The Reserve Bank of India (RBI) on Friday amended its ‘know your customer’ (KYC) guidelines, making Aadhaar key to conducting customer due diligence by banks and finance companies. The RBI has also done away with sections relating to the use of other “officially valid documents” by lenders for address and identity proof but has said that the new norms are subject to the final judgment of the Supreme Court on Aadhaar.
In a circular, the RBI said the norms have been revised because the government had amended laws on prevention of money laundering through a gazette notification on June 2017. However, it’s not clear when the new guidelines would come into force.
Last month, the Supreme Court struck down a March 31 deadline for mandatory linking of Aadhaar to avail of various services until its constituent bench came up with a verdict on the validity of the unique identification number. The removal of the deadline applied to bank accounts and telecom services in addition to other government schemes.
The circular states that for the purpose of doing customer due diligence, all RBI regulated entities must obtain “from an individual who is eligible for enrolment of Aadhaar”, the Aadhaar number, PAN or Form No. 60 as defined in income tax rules. Since every citizen is eligible for Aadhaar, the rule will apply to all Indians. The Aadhaar requirement though is relaxed for residents of Jammu & Kashmir, Assam and Meghalaya.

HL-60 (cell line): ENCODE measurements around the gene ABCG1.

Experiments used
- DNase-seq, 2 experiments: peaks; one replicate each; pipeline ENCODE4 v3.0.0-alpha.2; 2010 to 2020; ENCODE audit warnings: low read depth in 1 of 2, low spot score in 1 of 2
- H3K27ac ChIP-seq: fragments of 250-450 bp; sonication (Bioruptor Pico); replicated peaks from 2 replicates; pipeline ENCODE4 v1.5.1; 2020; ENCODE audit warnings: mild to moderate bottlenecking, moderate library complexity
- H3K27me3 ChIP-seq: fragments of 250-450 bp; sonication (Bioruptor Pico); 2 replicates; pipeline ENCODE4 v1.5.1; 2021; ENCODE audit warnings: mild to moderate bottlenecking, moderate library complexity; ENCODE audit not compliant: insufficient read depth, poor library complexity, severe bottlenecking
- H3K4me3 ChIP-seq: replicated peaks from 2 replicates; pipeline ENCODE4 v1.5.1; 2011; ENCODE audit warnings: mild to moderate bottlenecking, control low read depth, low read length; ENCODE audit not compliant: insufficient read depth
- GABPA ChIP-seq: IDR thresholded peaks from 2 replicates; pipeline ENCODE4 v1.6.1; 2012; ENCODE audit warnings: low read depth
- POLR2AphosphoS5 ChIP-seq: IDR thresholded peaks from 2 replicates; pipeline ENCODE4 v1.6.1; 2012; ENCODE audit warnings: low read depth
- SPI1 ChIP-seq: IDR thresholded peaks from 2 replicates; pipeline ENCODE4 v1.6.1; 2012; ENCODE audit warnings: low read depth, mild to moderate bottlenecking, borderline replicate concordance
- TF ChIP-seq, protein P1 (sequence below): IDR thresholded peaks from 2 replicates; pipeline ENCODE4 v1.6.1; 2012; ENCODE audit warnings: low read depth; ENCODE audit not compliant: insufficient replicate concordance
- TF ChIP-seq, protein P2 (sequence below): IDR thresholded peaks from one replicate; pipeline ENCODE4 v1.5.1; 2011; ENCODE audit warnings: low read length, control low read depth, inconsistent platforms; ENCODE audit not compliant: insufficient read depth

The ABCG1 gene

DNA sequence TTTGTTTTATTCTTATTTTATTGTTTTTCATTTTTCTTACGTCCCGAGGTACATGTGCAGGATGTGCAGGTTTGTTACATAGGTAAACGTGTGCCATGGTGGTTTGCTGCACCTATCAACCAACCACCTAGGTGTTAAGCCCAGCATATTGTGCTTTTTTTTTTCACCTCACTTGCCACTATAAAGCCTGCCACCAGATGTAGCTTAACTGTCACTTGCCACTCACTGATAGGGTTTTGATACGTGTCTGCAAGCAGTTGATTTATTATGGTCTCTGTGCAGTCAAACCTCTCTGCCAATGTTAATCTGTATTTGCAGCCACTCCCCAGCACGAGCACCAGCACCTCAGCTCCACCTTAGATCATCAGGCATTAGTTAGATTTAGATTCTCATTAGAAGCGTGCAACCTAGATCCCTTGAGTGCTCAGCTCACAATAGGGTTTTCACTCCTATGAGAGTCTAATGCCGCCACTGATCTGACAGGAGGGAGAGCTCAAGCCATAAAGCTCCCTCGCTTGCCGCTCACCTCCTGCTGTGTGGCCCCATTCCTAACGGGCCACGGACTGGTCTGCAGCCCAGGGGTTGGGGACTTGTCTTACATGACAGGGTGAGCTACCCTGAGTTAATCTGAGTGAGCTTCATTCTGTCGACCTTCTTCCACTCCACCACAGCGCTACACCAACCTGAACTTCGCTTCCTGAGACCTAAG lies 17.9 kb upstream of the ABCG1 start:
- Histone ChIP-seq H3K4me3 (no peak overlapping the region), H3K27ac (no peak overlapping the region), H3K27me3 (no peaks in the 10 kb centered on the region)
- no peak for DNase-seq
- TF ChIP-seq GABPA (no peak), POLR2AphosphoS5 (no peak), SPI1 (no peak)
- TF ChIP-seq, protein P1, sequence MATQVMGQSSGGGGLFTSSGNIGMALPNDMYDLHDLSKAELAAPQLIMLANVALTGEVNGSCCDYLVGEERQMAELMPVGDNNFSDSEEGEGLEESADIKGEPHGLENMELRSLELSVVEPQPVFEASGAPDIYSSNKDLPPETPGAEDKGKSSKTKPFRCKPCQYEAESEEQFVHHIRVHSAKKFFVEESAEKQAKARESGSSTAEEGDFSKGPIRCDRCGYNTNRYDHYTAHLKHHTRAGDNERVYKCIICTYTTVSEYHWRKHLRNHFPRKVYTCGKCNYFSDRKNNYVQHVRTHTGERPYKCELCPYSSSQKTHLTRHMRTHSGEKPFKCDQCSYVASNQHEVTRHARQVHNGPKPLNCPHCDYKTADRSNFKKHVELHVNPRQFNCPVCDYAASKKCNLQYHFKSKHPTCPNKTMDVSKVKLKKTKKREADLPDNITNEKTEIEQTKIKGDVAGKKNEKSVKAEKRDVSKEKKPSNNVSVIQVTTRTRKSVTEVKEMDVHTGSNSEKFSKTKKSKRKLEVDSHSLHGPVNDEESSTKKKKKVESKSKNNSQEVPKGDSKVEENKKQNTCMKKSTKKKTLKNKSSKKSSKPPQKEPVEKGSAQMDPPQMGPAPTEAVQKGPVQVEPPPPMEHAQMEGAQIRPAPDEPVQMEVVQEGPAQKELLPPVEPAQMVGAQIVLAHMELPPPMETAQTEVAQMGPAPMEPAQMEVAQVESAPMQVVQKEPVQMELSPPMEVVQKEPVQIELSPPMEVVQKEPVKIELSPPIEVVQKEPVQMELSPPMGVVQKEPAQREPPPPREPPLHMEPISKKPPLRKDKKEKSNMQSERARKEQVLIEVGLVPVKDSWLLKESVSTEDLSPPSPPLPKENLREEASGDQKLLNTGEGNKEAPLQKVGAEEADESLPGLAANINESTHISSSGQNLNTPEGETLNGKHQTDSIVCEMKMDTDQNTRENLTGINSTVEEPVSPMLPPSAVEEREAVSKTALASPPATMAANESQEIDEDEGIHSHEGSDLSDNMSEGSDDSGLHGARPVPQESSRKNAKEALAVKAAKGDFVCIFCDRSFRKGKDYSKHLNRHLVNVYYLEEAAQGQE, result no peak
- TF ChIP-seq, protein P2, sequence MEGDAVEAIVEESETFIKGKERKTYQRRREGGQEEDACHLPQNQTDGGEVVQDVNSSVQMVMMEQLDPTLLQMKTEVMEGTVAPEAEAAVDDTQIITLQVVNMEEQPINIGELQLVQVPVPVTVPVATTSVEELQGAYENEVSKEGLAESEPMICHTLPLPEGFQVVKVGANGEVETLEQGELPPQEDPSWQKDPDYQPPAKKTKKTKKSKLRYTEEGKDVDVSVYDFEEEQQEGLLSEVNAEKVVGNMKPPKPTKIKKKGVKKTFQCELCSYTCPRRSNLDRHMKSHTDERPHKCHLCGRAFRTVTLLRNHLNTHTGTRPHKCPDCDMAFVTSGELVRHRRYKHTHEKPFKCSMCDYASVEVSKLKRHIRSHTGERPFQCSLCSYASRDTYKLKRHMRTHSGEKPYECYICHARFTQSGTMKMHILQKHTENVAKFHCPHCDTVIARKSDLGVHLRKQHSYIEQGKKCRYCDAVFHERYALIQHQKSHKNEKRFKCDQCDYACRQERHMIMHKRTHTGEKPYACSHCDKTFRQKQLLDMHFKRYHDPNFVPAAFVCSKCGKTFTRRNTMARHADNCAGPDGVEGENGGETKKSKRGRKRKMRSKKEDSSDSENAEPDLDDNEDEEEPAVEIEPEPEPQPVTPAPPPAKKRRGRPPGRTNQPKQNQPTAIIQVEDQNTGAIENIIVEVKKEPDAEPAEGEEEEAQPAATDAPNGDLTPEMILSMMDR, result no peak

It is still not clear how banks are expected to deal with customer due diligence considering that the new circular amends several of the earlier directions dated February 25, 2016. For instance, the new norms do not include an earlier section allowing a copy of the marriage certificate issued by the state government or a gazette notification, indicating change in name together with a certified copy of the ‘officially valid document’ in the existing name of the person as proof of address and identity. This means that Aadhaar would be the only proof of identity for KYC purpose.
It also does away with the flexibility of a declaration from a relative certifying that the account holder is living with him/her as proof of address. Until now customers who are identified as ‘low risk’ by banks were allowed to be given six months to complete the due diligence process. This has been discontinued. So also the relaxation which allows existing customers to open additional accounts without repeating the KYC process.
(This article was originally published in The Times of India)
via Aadhaar card: RBI makes Aadhaar key to KYC compliance – The Economic Times